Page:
Despite objections from the A’s, the Oakland City Council on Tuesday approved terms for the team's Howard Terminal ballpark. The decision keeps the $12 billion waterfront project alive, but they're not the terms the team wanted.
The council's 6-1 vote, with one abstention, during the special meeting allows the city and the team to continue negotiations on binding contracts related to the project and perhaps ensures the A's future in Oakland -- for now.
A no vote likely would have stalled any further talks about the Howard Terminal proposal and forced the A's to continue exploring relocation options.
Oakland Mayor Libby Schaaf said based on extensive negotiations the team can and should agree to the terms approved by the city council.
"We are unified in keeping the A's rooted in Oakland in a way that protects our port, protects our community and protects the taxpayers is responsible," she said. "We believe in this vision of a world-class waterfront ballpark district."
But the A's have a different view on the council members' action, since they didn't vote on the terms the team proposed. A’s President Dave Kaval said the city's terms don't work for the team.
"Yeah, we were disappointed that the city council didn’t vote yes on our proposal," he said. "So, we're taking some time to understand exactly what they voted yes on. Many of the provisions we had never seen before. But we're going to analyze those things, see how they either compare positively or negatively with our term sheet and really dig into that in a thoughtful way."
A's team officials essentially have said the Howard Terminal project is the team's best and perhaps only option for staying in Oakland, and the club has been cleared by Major League Baseball to seek relocation options if the Oakland project fizzles. Team executives already have made multiple visits to Las Vegas to explore possible stadium options there.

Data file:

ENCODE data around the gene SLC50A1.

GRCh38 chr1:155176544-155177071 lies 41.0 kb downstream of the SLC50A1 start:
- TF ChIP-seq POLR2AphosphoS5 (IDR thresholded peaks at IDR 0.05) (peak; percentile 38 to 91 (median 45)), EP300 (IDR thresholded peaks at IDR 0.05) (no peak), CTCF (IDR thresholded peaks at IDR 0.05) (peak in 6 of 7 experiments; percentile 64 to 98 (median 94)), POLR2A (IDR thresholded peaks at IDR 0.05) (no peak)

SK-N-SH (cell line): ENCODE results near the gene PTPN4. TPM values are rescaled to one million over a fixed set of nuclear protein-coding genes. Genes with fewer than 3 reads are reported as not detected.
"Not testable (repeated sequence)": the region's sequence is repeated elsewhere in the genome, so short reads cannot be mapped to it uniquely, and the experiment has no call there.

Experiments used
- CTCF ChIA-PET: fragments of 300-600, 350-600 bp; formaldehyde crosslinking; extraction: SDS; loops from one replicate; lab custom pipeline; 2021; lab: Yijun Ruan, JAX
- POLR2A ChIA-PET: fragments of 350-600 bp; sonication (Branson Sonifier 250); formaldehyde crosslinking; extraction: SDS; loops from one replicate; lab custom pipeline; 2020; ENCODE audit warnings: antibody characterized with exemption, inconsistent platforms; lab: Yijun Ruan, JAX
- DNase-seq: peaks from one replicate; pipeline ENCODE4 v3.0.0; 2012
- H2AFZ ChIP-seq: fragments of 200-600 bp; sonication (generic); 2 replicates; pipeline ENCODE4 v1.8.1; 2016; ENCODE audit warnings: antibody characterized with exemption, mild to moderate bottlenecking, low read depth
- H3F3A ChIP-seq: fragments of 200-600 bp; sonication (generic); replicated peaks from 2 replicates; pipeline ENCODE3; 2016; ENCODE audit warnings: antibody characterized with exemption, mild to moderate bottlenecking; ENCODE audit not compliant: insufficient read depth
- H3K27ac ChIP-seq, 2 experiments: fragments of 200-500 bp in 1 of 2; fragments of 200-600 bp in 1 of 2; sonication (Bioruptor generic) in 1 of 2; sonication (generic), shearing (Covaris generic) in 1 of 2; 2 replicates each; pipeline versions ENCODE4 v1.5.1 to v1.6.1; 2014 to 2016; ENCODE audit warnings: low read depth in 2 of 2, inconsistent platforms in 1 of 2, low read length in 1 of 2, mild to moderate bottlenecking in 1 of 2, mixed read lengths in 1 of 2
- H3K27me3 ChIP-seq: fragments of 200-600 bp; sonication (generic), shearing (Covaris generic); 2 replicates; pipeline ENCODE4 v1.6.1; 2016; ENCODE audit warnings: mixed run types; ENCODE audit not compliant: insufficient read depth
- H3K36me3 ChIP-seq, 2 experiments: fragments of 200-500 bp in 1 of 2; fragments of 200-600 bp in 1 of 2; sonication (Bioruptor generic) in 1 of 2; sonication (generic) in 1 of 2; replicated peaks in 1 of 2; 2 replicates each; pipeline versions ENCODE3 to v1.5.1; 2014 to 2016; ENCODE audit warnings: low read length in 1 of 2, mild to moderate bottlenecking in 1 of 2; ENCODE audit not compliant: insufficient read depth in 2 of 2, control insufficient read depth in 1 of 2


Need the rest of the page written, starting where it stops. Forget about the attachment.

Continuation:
The A's Howard Terminal proposal consists of a 35,000-capacity ballpark, 3,000 residential units, 1.5 million square feet of commercial space, 270,000 square feet of ground-floor retail space and 18.3 acres of new public parks.
The team also is proposing the city help fund the infrastructure around the ballpark project, a provision that seems to be a critical sticking point for some council members.
The A's and the city of Oakland also disagree on affordable housing and sources for the Community Fund, which would set aside money for things like workforce development.
City officials said they are targeting "30% affordability" for housing through both onsite units and offsite displacement strategies. The A's have said they want a waiver for onsite affordable housing.
The A's lease at the Coliseum expires in 2024.
Before the vote, Councilmember Noel Gallo had already made up his mind and it was a no.
"What am I losing?" he said. "Right now, Oakland has many emergencies that I need to attend to: homelessness, housing, public safety, and I need to invest my dollars there, not on a professional team."
CORRECTION: A previous version of this story provided the incorrect tally for the city council vote.